SCALING EDUCATION'S IVORY TOWER /

In the name of DACA: We salute you.

With President Trump’s official announcement to end the DACA (Deferred Action for Childhood Arrivals) program Tuesday morning, people have immediately mobilized. Government support along with mass Latino support has made itself known. DACA recipients also have the backing of about 650 college and university presidents.

The importance of DACA was highlighted in an official statement made on Pomona College’s website.  The statement includes the impact DACA has had on  students and campuses, and their commitment to meet with U.S. Officials to further discuss its’ importance.

Most noteworthy, some well-known campuses, such as: Harvard, Stanford, Brown, Columbia, John Hopkins, MIT, Northwestern, Purdue, George Washington, many California colleges, among others have already committed to advocating for DACA recipients. By committing to protect and advocate for DACA students, these campuses and communities are empowered to continue their fight; even with the odds stacked against them.

Important DACA Student Facts

Although president Trump has decided to end the DACA program, it is still in effect and valid. If you receive DACA and it expires before or on March 5, 2018 you can apply for your 2 years renewal until October 5, 2017. Unfortunately, those with DACA that expires after March 5, 2018 aren’t eligible to renew, as of now. In addition, no new initial applications will be processed if they haven’t already been filed. Most importantly, no new advance parole requests will be granted. Those who are out of the country with DACA permission will be allowed back into the country with no consequences.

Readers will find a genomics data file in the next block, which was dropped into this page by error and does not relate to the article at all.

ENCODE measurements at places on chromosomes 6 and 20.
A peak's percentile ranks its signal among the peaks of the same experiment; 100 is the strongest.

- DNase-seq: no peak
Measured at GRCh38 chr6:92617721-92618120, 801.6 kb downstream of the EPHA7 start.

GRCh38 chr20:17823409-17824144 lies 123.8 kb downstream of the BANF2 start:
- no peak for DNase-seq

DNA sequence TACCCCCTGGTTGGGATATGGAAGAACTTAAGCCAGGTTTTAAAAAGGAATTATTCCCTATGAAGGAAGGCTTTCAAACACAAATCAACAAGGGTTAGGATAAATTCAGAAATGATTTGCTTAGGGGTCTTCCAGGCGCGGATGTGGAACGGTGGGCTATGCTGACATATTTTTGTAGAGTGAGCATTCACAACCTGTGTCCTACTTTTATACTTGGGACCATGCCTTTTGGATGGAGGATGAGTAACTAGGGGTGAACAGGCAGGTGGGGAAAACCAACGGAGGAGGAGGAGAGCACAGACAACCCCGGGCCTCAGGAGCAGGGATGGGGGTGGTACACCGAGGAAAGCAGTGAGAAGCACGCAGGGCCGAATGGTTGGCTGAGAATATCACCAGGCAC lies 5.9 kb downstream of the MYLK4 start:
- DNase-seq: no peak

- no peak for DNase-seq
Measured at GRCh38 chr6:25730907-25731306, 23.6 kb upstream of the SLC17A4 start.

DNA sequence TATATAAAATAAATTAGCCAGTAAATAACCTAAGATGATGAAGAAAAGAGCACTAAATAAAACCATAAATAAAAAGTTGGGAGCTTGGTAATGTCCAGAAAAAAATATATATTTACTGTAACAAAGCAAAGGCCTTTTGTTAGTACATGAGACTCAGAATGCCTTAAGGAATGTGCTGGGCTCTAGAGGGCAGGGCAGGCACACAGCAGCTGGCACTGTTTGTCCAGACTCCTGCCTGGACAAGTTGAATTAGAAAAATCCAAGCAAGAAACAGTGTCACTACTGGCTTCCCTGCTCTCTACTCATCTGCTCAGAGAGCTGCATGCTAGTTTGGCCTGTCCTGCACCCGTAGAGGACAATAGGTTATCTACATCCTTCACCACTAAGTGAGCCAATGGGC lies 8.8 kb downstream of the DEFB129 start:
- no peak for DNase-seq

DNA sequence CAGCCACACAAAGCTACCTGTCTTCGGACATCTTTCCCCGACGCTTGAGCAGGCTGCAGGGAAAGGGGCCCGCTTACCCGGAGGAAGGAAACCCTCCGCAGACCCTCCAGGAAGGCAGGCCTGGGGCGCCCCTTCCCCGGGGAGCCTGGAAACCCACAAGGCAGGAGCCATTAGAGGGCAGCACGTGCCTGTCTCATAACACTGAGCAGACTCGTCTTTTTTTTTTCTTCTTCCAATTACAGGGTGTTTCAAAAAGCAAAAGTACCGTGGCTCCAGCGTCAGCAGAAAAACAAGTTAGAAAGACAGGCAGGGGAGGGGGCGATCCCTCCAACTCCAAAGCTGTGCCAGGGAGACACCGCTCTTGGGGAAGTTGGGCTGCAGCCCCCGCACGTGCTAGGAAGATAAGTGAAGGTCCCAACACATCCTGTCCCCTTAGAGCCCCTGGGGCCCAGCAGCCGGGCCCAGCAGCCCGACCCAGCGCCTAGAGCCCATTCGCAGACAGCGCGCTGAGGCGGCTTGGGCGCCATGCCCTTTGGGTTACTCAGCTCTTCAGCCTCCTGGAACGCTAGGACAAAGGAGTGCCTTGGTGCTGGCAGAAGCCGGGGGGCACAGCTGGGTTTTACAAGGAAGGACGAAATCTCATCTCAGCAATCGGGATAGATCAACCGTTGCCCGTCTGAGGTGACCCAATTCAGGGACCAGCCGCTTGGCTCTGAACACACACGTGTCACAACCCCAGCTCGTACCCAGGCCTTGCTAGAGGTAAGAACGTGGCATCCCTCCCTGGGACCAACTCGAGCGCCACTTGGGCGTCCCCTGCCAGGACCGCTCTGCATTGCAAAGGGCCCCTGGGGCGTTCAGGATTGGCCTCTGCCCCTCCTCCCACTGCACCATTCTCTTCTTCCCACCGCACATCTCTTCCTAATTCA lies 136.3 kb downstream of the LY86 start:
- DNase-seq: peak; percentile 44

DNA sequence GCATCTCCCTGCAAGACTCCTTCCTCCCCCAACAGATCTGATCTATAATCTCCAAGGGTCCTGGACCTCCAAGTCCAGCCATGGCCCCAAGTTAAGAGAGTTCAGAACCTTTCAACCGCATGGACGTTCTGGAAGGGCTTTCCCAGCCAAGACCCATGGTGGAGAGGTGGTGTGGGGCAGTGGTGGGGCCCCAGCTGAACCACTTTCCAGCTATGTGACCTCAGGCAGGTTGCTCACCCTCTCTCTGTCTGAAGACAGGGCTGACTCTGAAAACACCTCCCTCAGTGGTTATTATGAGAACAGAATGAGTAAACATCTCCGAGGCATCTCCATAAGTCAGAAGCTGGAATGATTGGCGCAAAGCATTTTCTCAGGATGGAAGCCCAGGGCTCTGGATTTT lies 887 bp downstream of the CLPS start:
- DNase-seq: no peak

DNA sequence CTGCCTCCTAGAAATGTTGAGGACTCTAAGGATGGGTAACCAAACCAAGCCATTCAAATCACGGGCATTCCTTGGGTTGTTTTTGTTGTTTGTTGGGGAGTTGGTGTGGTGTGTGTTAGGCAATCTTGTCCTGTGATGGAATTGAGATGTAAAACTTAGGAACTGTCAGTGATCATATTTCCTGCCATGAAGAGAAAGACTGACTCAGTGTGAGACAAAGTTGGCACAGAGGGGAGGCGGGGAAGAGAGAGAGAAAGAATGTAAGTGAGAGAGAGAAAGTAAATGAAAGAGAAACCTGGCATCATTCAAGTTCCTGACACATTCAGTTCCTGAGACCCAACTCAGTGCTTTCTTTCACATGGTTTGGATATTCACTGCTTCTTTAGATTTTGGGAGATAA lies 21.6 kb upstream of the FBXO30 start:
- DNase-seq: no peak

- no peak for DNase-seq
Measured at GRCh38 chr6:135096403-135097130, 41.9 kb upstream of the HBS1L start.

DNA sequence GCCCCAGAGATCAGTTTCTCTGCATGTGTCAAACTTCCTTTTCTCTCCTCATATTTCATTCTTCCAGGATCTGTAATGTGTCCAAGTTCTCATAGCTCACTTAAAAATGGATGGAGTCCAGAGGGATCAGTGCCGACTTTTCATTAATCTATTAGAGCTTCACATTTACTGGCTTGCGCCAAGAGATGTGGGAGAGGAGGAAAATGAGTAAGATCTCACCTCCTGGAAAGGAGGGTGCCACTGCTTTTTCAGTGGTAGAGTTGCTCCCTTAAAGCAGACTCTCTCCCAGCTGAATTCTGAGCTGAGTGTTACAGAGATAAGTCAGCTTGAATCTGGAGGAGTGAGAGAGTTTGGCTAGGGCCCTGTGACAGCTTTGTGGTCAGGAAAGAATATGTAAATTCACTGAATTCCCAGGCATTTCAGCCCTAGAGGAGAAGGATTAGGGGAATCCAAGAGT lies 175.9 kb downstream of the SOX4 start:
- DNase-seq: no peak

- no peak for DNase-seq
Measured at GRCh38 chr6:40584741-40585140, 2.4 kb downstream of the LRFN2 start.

In accordance with the ending of the DACA program, many community organizations are hosting community events to help those in the process of renewing their DACA, if applicable. Most notibly is the forums to be held to discuss implications and mobilization from the people to urge congress to discuss the issue.

Help For DACA Students

If you are in school, speak to your counselor; they can help you look for student resources. In addition, if you are worried about funding, visit the scholarship office to ask about private scholarships that don’t require U.S. citizenship.

Reach out to community organizations and attend events about next steps. If you can, speak out for DACA recipients, undocumented citizens and the marginalized, fight for their right to have a voice, for an education and a better life.

If you are in emotional or psychological distress reach out to community mental health clinics in your area. Go to student counseling services at your school, if you are on campus. Speak to someone about what is on your mind and help yourself.

DACA recipients, we the people are with you. We will fight and urge Congress to discuss the issue of DACA.

 

Un pueblo unido jamás será vencido.

We, United, cannot be defeated.

 

(Painting of"Slow Down Ginger." Courtesy of Mike Parsons)

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About Lesly Guzman

Current college student at NEIU in Chicago, Illinois, future psychologist that serves the world. Self proclaimed Xicana and also feminist (an oh so controversial topic in today's world). I am majoring in psychology with a minor in child advocacy studies and plan to work with minority adolescents and children. Topics of importance to me range from inner city violence (present in Chicago), the importance of funding education (or lack of in my institution's case), to issues of identity, what it means to be a first generation college student, religion and culture, along with the utter most important topic of mental health. I challenge myself in my learning, in my views, and hope I may do the same in a positive manner for those I reach. I plan to help change the world one day, even if it takes a lifetime.

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